To calculate: 200 books a day for the 30 days in a month is 6,000 books for Konrath just on Kindle, putting his Kindle sales at a 60 to 1 ratio (6000:100) when compared to iBooks. Whoops.
This confirms what I wrote a few weeks ago:
ePub supporters can also claim that the hundred-million-plus iOS devices out there gives ePub the device population advantage via iBooks. This too is nonsense. It’s only a potential population.
1) iBooks is still an optional download
2) ePub from Sony, public libraries, Kobo, and Barnes & Noble cannot be read by iBooks.
3) Even if iBooks was included with those devices, those devices do not guarantee readers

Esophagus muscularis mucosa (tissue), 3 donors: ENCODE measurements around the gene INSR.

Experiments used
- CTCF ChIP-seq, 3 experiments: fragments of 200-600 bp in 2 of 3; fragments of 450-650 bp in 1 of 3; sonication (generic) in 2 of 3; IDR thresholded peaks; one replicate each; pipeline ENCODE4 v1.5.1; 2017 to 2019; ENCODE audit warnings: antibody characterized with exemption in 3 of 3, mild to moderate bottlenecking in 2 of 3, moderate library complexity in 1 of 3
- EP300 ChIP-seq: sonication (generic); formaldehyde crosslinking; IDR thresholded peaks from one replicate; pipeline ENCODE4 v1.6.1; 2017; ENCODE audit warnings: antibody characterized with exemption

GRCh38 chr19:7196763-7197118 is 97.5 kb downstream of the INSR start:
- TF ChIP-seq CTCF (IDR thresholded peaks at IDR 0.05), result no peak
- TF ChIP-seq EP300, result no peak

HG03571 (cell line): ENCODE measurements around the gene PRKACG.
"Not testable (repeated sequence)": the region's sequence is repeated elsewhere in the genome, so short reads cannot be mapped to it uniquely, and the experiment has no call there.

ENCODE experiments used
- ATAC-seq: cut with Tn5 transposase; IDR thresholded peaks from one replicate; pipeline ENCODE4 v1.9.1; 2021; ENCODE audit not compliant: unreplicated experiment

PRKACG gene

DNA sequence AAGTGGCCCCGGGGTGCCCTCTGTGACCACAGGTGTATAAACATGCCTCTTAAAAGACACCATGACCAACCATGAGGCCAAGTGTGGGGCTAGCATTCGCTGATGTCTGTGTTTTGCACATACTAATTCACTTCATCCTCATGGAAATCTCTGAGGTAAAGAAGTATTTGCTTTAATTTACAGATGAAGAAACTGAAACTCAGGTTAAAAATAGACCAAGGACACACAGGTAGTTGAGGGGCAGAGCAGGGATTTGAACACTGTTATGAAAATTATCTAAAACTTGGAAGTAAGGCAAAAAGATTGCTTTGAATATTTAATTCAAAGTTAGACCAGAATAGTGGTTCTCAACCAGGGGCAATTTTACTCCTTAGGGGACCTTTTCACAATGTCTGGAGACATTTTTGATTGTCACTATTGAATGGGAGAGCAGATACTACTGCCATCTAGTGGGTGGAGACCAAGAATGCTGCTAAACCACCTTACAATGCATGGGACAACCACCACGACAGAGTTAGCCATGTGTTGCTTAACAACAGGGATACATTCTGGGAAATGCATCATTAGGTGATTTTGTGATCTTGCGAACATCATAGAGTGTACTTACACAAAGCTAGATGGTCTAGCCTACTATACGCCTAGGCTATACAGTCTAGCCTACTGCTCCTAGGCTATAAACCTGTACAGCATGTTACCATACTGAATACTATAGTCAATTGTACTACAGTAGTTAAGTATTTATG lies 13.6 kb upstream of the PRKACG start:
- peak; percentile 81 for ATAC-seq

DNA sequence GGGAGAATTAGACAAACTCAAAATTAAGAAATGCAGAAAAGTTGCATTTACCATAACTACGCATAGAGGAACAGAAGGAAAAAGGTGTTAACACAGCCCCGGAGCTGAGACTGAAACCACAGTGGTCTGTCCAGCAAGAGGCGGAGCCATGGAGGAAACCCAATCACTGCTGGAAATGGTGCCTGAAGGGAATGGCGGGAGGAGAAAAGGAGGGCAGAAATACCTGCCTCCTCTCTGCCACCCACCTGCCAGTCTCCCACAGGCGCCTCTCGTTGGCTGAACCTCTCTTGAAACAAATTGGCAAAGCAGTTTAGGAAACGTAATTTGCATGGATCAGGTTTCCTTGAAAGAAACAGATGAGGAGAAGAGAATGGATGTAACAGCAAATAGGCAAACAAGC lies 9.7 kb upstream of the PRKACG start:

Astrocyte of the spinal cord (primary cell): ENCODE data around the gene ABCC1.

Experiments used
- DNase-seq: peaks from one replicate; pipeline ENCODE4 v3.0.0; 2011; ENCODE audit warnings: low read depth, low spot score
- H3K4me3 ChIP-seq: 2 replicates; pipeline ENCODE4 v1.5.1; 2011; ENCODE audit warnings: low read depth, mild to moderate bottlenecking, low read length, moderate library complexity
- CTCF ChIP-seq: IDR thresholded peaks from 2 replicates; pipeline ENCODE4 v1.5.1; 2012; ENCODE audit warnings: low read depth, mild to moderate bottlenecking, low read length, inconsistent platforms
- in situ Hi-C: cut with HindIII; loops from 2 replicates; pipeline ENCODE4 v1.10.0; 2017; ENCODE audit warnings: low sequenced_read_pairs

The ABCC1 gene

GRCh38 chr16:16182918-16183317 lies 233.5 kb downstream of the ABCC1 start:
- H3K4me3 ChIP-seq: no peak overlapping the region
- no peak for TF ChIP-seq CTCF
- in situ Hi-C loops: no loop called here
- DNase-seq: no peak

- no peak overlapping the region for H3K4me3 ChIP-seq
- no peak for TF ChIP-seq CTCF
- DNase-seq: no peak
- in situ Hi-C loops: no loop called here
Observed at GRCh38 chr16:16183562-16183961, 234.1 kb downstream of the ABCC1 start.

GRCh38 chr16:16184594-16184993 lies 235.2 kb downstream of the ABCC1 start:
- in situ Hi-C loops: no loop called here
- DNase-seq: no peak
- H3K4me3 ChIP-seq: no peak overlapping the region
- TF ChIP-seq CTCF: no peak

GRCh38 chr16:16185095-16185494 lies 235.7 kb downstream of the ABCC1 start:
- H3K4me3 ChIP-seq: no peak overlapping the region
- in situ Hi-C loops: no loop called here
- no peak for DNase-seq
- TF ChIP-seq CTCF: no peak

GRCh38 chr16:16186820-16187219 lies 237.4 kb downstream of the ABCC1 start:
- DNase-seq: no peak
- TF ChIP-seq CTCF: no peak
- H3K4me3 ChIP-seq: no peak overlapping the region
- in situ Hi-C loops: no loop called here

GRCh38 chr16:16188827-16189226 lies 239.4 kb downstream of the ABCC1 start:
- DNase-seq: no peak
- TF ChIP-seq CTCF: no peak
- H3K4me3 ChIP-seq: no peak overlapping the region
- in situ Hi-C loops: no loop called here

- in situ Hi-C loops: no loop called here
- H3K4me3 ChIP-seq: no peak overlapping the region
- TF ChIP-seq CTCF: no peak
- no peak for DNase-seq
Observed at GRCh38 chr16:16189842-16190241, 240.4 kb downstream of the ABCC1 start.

When someone buys a Kindle (or a Sony Reader, Kobo Reader, or Nook), they are explicitly stating they are a reader. So the population of those devices generally match the population of readers who use devices (I say “generally” because some people might discard them later on — after they break, for example, and not replace them).
When someone buys an iOS or Android device, there is zero guarantee that person will use it for reading or has any interest in reading whatsoever.
So having over a hundred million iOS devices says nothing about whether or not the device reading population will expand. It’s nothing but potential.
And that potential is a harder nut to crack than you might think.